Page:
Rosner, Jennifer. “The Shape of Messianic Jewish Theology (BIBT2310).” Lectures, The King’s University, Southlake Texas, Fall 2022.

 

Rudolph, David J., and Joel Willitts, eds. Introduction to Messianic Judaism: Its Ecclesial Context and Biblical Foundations. Grand Rapids, MI: Zondervan, 2013.

 

Sailhamer, John. The Pentateuch as Narrative: A Biblical-Theological Commentary. Library of Biblical Interpretation. Grand Rapids, Mich: Zondervan, 1995.

 

Sanders, Kirsten Heacock. “You’re Not Deconstructing?: What’s Behind the Exvangelical Trend Isn’t New: But It Sheds New Light on Theology.” Christianity Today 66, no. 2 (March 2022): 32–37. https://search.ebscohost.com/login.aspx?direct=true&db=lsdar&AN=ATLAi9KZ220228000701&site=ehost-live.

 

Spangler, Ann, and Lois Tverberg. Sitting at the Feet of Rabbi Jesus: How the Jewishness of Jesus Can Transform Your Faith. Updated edition. Grand Rapids, Michigan: Zondervan, 2018.

 

The Lexham Bible Dictionary - Barry, J. D., Bomar, D., Brown, D. R., Klippenstein, R., Mangum, D., Sinclair Wolcott, C., … Widder, W. (Eds.). (2016). In The Lexham Bible Dictionary. Bellingham, WA: Lexham Press. Billingham, WA: Leham Press, 2016. LexhamPress.com.

 

The Lexham English Bible (LEB), Fourth Edition. Logo Bible Software. Harris, W. H., III, Ritzema, E., Brannan, R., Mangum, D., Dunham, J., Reimer, J. A., & Wierenga, M. (Eds.). Bellingham, WA: Lexham Press, 2010. http://www.lexhampress.com.

 

Thiessen, Matthew. Jesus and the Forces of Death: The Gospels’ Portrayal of Ritual Impurity within First-Century Judaism. Paperback edition. Grand Rapids, Michigan: Baker Academic, a division of Baker Publishing Group, 2021.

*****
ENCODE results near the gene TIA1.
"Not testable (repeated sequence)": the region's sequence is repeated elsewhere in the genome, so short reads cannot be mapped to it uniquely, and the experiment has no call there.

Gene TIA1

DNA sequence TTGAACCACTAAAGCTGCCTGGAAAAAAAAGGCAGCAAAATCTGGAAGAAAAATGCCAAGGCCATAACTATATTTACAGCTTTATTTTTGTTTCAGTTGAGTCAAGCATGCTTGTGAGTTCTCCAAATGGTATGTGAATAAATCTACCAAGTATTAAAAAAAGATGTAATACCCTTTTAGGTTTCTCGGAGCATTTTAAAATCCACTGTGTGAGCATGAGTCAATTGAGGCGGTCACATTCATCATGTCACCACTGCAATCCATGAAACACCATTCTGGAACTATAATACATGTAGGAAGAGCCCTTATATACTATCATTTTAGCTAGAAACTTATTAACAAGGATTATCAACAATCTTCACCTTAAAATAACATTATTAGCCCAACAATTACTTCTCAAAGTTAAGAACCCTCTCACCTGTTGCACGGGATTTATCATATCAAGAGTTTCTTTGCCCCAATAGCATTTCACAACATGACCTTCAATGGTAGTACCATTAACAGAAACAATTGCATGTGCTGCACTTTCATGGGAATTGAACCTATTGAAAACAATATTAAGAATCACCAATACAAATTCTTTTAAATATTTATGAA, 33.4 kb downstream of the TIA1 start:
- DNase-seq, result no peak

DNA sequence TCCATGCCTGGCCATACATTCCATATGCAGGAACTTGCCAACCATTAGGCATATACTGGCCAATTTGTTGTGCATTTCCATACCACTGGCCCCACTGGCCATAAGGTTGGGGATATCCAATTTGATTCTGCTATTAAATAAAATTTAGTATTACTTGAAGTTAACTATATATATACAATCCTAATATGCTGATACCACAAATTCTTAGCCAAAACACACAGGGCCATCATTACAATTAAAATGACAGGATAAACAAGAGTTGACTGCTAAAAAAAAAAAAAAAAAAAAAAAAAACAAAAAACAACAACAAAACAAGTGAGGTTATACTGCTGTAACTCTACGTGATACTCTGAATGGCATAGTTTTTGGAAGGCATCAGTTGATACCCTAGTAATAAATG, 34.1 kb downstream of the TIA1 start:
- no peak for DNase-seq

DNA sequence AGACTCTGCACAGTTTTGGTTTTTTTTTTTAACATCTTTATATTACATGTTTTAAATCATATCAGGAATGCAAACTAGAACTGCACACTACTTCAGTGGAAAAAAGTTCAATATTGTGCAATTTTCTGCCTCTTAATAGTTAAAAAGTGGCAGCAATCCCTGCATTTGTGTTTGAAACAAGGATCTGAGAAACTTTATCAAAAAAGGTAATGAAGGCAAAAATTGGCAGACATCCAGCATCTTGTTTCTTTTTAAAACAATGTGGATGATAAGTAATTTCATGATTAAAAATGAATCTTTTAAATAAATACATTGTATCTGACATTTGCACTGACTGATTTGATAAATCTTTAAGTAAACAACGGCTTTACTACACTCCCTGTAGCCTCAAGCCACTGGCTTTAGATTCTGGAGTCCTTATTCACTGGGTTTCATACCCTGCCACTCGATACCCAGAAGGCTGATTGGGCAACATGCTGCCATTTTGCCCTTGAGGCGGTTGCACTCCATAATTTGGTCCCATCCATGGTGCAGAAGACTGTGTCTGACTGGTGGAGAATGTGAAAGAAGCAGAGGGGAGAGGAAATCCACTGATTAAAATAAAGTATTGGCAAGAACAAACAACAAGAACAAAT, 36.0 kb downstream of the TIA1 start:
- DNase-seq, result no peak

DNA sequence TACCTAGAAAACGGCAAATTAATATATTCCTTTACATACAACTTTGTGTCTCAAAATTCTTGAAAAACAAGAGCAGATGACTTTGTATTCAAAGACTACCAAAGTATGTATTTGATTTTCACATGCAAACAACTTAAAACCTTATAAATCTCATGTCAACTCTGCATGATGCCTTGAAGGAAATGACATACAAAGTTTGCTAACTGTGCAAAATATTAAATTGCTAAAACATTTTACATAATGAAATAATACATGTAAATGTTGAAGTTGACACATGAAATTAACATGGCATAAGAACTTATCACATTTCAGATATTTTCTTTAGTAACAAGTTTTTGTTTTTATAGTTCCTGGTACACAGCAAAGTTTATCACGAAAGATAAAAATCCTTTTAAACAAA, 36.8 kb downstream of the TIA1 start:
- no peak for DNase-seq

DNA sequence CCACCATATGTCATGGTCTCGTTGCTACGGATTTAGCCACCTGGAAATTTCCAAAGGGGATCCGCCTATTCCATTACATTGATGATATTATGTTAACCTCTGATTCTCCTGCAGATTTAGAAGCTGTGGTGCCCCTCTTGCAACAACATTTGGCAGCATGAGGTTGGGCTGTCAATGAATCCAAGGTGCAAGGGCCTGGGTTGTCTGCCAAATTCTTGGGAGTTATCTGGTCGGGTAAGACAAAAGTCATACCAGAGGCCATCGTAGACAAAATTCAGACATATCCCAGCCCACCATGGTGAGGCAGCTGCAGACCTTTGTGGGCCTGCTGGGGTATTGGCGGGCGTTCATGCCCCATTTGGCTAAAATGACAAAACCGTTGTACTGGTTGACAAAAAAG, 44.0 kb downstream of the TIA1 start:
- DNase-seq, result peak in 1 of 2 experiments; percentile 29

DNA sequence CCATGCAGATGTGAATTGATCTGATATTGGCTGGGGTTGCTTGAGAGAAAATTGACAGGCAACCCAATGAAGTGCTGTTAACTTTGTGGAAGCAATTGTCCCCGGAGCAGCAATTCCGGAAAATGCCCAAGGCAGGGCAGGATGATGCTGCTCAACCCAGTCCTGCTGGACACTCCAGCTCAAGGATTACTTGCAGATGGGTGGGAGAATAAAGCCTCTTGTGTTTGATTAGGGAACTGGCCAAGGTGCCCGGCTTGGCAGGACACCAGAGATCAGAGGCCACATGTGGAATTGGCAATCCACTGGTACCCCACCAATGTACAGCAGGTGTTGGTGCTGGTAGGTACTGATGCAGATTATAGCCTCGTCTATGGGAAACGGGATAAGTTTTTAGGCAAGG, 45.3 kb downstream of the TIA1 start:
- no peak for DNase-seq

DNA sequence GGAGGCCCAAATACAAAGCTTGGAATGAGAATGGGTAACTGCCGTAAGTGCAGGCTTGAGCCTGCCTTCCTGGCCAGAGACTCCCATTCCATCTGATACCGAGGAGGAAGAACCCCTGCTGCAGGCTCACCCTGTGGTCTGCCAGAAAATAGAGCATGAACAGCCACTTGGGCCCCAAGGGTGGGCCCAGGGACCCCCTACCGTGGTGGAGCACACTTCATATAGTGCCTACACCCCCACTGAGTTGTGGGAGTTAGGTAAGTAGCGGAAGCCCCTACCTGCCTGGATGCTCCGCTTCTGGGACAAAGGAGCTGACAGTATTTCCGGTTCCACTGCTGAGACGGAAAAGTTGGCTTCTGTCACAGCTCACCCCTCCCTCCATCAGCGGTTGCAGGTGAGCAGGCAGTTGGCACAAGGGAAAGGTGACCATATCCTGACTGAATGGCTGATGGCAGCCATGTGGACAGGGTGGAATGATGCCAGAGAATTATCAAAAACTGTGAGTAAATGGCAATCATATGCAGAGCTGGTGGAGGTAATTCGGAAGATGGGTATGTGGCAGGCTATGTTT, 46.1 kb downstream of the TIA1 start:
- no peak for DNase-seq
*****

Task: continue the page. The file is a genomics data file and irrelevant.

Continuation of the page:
Tolkien, J.R.R. The Lord of the Rings (LOTR). The Lord of the Rings Boxed Set (Including a Reader’s Companion). London: HarperCollins, 2014.

 

Torah Nevi’im U-Khetuvim (Tanakh). The Holy Scriptures According to the Masoretic Text. Logos. A New Translation. Philadelphia, PA: The Jewish Publication Society of America, 1917.

 

Wolfe, Darrell. “Author’s Note:,” n.d.

———. “Class Assignment: Exegesis of Acts 2:41-47.” The King’s University, Southlake, Texas, October 9, 2022. https://www.nohiding.faith/2022/10/class-assignment-exegesis-of-acts-241-47.html.

 

Wright, N. T. Surprised by Hope: Rethinking Heaven, the Resurrection, and the Mission of the Church. San Francisco, CA: HarperOne an Imprint of Harper Collins Publishers, 2014.

 


 Notes



[1] Darrell Wolfe, “Author’s Note:,” n.d., n. Reviewed my personal feeds on Twitter, Facebook, and TicTok; paying attention to the posts about Jesus and seeing if they tended toward categories.

[2] Kirsten Heacock Sanders, “You’re Not Deconstructing?: What’s Behind the Exvangelical Trend Isn’t New: But It Sheds New Light on Theology,” Christianity Today 66, no. 2 (March 2022): 32–37, https://search.ebscohost.com/login.aspx?direct=true&db=lsdar&AN=ATLAi9KZ220228000701&site=ehost-live.

[3] Torah Nevi’im U-Khetuvim (Tanakh). The Holy Scriptures According to the Masoretic Text., Logos, A New Translation (Philadelphia, PA: The Jewish Publication Society of America, 1917).

[4] John Sailhamer, The Pentateuch as Narrative: A Biblical-Theological Commentary, Library of Biblical Interpretation (Grand Rapids, Mich: Zondervan, 1995).

[5] Tim Mackie and Jon Collins, “BibleProjectTM Videos and Podcasts,” accessed June 18, 2021, https://bibleproject.com/.

[6] Jennifer Rosner, “The Shape of Messianic Jewish Theology (BIBT2310)” (Lectures, The King’s University, Southlake Texas, Fall 2022), n. Lecture and Handout.